Achieving accuracy in bin picking with TI DLP® technology-powered structured light systems

In an industrial environment, parts of different shapes, size, material, and optical properties (reflectance, absorption, etc.) need to be handled every day. These parts have to be picked and placed in a specific orientation for processing, and the automation of these pick and place activities from an environment (containers or other) where the parts are randomly held is generally referred to as bin picking. This task poses the challenge for a robot end effectors (devices that are attached to the end of a robotic arm) to know the exact 3D location, dimensions and orientation of the objects it wants to grip. In order to navigate around the walls of the box and other objects inside the box, the robot’s machine vision system needs to acquire depth information in addition to the 2D camera information.

The challenge of the 3D-image capture of objects for bin-picking can be addressed by a structured light technique. The structured light technology-based 3D scanner/camera works by projecting a series of patterns onto the object being scanned and captures the pattern distortion with a camera or sensor. A triangulation algorithm then calculates the data and outputs a 3D-point cloud. Image processing software like Halcon by MVTech calculates the objects position and the robot arm’s optimal approach path (Figure 1).

Figure 1: Example of matching pipe couplings with their respective 3D model using Halcon (Source: Halcon by MVTech)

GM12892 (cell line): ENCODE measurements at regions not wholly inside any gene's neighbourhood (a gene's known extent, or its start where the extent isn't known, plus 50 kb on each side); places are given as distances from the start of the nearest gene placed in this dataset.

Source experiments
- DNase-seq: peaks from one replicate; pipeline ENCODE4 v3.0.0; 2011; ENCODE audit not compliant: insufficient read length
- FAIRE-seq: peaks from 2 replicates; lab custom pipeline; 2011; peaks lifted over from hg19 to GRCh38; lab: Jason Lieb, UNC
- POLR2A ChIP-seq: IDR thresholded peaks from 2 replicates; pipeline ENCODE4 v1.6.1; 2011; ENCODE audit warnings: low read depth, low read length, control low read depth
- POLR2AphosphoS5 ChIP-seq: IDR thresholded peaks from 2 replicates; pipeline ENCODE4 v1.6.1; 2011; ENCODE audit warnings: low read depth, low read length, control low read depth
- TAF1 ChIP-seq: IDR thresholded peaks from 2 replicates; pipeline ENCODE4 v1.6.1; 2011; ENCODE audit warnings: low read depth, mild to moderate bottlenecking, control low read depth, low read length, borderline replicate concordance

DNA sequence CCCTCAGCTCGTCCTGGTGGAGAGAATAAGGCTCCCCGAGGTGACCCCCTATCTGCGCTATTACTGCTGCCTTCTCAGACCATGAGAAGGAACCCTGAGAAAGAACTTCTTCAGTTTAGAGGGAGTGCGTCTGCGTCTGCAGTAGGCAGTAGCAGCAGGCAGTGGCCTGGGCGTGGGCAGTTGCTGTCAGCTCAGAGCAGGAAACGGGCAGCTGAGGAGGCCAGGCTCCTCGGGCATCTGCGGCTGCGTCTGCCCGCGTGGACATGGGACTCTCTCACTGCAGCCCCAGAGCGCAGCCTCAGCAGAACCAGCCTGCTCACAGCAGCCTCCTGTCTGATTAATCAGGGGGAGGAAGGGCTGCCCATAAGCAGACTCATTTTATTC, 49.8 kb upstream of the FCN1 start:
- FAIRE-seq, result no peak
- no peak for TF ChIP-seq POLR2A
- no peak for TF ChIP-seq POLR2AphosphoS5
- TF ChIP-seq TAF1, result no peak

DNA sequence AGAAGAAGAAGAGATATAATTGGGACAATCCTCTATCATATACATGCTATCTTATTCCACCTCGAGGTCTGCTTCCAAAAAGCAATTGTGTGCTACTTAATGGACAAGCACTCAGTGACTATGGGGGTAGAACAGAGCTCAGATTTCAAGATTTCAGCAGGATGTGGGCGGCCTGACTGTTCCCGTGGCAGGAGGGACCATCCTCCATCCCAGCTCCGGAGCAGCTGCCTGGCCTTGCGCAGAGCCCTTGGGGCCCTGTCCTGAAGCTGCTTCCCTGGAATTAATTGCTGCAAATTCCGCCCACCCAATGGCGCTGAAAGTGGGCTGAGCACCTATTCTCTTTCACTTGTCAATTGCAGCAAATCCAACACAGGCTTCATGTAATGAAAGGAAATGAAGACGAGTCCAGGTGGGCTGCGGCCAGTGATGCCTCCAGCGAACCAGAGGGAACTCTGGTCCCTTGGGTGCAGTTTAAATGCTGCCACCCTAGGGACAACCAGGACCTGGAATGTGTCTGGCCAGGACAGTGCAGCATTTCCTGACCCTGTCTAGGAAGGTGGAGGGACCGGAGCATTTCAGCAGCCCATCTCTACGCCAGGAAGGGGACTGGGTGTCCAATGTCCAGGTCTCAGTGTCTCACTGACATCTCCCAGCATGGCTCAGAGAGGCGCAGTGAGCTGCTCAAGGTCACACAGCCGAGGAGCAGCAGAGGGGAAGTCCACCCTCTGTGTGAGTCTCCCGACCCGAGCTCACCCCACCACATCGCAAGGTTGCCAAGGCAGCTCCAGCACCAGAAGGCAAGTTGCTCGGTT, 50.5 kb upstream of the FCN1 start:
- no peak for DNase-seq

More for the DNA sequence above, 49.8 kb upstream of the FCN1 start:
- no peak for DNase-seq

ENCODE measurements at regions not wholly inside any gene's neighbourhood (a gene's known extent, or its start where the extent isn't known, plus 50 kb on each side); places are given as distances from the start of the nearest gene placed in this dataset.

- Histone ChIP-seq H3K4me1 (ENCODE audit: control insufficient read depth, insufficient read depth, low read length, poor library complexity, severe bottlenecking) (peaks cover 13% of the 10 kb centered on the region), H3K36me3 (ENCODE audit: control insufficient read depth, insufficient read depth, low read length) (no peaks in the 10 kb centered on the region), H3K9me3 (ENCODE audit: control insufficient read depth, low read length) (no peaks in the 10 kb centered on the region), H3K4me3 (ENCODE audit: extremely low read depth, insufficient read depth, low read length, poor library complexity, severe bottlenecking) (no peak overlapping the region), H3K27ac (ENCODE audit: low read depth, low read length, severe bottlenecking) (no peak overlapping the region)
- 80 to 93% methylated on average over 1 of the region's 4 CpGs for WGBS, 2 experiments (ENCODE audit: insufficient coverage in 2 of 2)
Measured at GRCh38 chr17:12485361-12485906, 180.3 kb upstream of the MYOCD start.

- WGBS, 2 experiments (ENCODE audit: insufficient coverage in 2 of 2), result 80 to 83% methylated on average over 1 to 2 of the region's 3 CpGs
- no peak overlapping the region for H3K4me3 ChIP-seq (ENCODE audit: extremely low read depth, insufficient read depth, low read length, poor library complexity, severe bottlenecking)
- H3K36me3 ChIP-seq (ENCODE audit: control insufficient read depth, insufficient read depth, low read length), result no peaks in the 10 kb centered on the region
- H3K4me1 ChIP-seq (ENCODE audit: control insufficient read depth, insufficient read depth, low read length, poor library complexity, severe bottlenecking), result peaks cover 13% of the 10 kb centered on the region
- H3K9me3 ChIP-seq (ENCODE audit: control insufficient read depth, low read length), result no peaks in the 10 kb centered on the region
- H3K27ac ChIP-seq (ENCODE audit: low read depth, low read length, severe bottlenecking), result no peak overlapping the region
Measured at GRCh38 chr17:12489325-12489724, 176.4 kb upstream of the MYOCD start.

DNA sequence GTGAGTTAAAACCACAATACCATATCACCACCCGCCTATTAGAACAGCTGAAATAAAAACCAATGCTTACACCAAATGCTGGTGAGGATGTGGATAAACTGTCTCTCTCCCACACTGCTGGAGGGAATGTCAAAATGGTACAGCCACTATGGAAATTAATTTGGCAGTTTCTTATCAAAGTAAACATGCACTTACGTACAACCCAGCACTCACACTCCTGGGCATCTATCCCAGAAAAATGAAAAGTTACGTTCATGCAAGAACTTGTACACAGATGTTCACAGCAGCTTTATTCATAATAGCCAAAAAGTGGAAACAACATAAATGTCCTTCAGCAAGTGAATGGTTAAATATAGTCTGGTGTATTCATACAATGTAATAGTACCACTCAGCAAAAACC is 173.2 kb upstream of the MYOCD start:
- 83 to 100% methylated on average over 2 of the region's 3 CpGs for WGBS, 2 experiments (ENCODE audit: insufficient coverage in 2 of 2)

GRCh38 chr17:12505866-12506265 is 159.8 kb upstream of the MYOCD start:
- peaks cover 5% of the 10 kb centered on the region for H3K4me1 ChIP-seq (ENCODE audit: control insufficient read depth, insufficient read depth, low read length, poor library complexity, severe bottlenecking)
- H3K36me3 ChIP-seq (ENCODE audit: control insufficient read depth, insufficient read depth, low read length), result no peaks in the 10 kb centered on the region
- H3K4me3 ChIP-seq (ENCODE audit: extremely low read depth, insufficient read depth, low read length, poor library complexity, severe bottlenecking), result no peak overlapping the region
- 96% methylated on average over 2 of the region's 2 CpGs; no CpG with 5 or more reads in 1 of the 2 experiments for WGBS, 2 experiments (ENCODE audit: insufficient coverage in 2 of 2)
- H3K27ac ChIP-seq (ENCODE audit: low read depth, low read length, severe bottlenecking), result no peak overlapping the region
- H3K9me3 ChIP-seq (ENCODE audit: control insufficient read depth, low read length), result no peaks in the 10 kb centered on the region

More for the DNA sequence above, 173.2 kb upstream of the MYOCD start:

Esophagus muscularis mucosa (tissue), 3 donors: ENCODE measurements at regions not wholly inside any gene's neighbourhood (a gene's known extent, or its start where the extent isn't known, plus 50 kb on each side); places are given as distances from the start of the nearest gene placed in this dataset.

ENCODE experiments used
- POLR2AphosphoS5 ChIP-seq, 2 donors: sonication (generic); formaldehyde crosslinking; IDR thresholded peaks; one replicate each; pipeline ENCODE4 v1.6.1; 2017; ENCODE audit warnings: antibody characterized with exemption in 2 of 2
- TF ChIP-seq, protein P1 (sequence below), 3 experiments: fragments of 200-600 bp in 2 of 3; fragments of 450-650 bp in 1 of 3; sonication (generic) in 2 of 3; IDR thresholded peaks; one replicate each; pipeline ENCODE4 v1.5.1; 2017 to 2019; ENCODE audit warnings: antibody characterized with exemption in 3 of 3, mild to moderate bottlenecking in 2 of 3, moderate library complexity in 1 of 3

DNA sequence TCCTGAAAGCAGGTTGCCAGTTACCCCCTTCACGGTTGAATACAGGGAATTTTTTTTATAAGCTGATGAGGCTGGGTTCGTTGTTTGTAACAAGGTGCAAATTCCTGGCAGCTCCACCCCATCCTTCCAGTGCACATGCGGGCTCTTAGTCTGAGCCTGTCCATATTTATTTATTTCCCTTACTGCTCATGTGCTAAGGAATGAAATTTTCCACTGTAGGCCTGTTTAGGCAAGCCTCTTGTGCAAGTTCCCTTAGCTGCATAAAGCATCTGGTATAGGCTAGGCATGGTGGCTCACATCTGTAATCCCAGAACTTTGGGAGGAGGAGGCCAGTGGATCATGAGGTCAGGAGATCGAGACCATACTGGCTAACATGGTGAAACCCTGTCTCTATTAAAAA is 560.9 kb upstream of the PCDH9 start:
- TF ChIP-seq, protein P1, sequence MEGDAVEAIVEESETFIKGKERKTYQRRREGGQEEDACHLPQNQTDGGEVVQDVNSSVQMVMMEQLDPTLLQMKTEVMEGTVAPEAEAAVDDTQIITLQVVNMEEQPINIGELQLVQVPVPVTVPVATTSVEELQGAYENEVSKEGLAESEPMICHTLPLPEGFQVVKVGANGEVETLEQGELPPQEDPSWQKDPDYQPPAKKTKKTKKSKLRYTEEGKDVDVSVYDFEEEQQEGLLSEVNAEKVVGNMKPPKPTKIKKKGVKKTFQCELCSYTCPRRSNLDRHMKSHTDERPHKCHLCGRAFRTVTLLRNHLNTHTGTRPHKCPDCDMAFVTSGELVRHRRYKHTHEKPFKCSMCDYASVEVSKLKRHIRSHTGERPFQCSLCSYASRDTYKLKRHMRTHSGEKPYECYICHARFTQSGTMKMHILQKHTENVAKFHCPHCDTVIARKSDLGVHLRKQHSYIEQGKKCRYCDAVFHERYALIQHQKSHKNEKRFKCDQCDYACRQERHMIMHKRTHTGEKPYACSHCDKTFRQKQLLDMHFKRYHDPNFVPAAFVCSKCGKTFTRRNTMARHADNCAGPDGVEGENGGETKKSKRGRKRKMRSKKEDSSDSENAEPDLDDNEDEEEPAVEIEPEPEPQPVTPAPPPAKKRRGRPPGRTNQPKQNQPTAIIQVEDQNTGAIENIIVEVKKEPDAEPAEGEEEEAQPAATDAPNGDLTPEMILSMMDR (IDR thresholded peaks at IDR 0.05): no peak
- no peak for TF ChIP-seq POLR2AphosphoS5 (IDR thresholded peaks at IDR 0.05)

DLP technology provides a high speed pattern projection capability through a micro-mirrors matrix assembled on top of a semiconductor chip know as a digital micro-mirror device (DMD) as depicted in Figure 2. Each pixel on the DMD represents one pixel in the projected image, allowing pixel accurate image projection. The micro-mirrors can be transitioned at ~ 3us to reflect the light incident on the object through a projection lens or onto a light dump. The former achieves a bright pixel on the projected scene, while the later create a dark pixel. DLP technology also offers unique advantage with its ability to project patterns over a wide wavelength range (420 nm – 2500 nm) using various light sources like lamps, LEDs and lasers.

DLP technology- powered structured light for bin picking offers several advantages:

  • Robust against environmental lighting. Lighting conditions in factories like low light exposure and high contrast between differently lit areas causing underexposure of sensors or flickering light posing interference to machine vision systems can be a challenge in applications that need machine vision like bin picking. DLP technology-powered structured light has inherent active lighting, which makes it robust against those conditions.
  • No moving parts. Structured light systems capture the whole scene at once, avoiding the need to either sweep a light beam over objects or move objects through a beam (like in scanning solutions). A structured light system protects doesn’t use moving parts in a macroscopic scale making it immune to wear and tear through mechanical deterioration.
  • Real-time 3D image acquisition. The micromirrors in DLP chips are controlled at high speeds offering custom pattern projection at up to 32 kHz. In addition to this, the DLP controllers provide trigger output and inputs for use in synchronizing cameras and other devices with the projected pattern sequence. These features help with enabling real-time 3D image acquisition allowing simultaneous scanning and picking.